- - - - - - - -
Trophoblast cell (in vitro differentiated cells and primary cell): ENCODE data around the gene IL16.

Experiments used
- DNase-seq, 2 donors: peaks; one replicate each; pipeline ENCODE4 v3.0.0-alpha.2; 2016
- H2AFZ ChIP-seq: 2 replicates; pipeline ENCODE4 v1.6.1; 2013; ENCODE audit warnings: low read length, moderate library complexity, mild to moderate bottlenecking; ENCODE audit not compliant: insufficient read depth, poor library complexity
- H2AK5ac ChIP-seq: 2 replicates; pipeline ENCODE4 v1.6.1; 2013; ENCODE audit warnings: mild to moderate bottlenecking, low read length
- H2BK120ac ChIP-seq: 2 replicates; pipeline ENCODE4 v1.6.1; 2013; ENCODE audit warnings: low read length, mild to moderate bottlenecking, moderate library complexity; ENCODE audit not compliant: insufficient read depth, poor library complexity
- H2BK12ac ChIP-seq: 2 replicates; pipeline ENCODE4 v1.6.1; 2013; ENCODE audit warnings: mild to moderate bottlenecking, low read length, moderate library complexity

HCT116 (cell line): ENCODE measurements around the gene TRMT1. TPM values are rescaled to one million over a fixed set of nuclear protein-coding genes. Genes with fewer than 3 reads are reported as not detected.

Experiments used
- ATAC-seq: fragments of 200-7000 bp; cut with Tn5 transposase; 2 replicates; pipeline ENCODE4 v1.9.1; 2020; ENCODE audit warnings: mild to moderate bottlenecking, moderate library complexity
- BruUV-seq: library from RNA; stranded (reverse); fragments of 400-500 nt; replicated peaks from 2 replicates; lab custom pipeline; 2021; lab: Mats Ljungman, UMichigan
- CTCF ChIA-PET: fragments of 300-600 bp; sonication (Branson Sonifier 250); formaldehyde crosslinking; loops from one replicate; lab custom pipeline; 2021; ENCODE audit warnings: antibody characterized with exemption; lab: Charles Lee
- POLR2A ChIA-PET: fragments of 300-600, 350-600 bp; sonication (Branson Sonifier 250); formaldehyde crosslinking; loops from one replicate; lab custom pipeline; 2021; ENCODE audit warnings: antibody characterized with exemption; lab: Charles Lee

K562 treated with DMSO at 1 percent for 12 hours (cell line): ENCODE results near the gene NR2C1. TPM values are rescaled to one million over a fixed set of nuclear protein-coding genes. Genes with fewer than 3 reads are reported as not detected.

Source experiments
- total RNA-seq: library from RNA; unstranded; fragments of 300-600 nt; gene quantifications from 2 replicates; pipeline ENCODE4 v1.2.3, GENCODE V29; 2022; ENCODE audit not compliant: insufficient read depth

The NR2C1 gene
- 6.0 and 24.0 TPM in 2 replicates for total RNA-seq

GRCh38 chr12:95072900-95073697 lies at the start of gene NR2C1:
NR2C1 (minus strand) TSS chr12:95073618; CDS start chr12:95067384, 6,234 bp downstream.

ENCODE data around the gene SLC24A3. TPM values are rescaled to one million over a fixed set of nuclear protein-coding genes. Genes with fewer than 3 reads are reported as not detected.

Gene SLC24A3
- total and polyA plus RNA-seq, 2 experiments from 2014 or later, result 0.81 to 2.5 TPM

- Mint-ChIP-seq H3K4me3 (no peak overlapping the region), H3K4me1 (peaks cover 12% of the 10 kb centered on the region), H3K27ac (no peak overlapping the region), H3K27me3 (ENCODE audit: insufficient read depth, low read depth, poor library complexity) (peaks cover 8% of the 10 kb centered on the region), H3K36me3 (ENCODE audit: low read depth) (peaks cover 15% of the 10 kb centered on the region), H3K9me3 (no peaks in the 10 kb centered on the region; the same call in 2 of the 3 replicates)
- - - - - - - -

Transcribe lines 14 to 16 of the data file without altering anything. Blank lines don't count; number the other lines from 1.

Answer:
K562 treated with DMSO at 1 percent for 12 hours (cell line): ENCODE results near the gene NR2C1. TPM values are rescaled to one million over a fixed set of nuclear protein-coding genes. Genes with fewer than 3 reads are reported as not detected.

Source experiments
- total RNA-seq: library from RNA; unstranded; fragments of 300-600 nt; gene quantifications from 2 replicates; pipeline ENCODE4 v1.2.3, GENCODE V29; 2022; ENCODE audit not compliant: insufficient read depth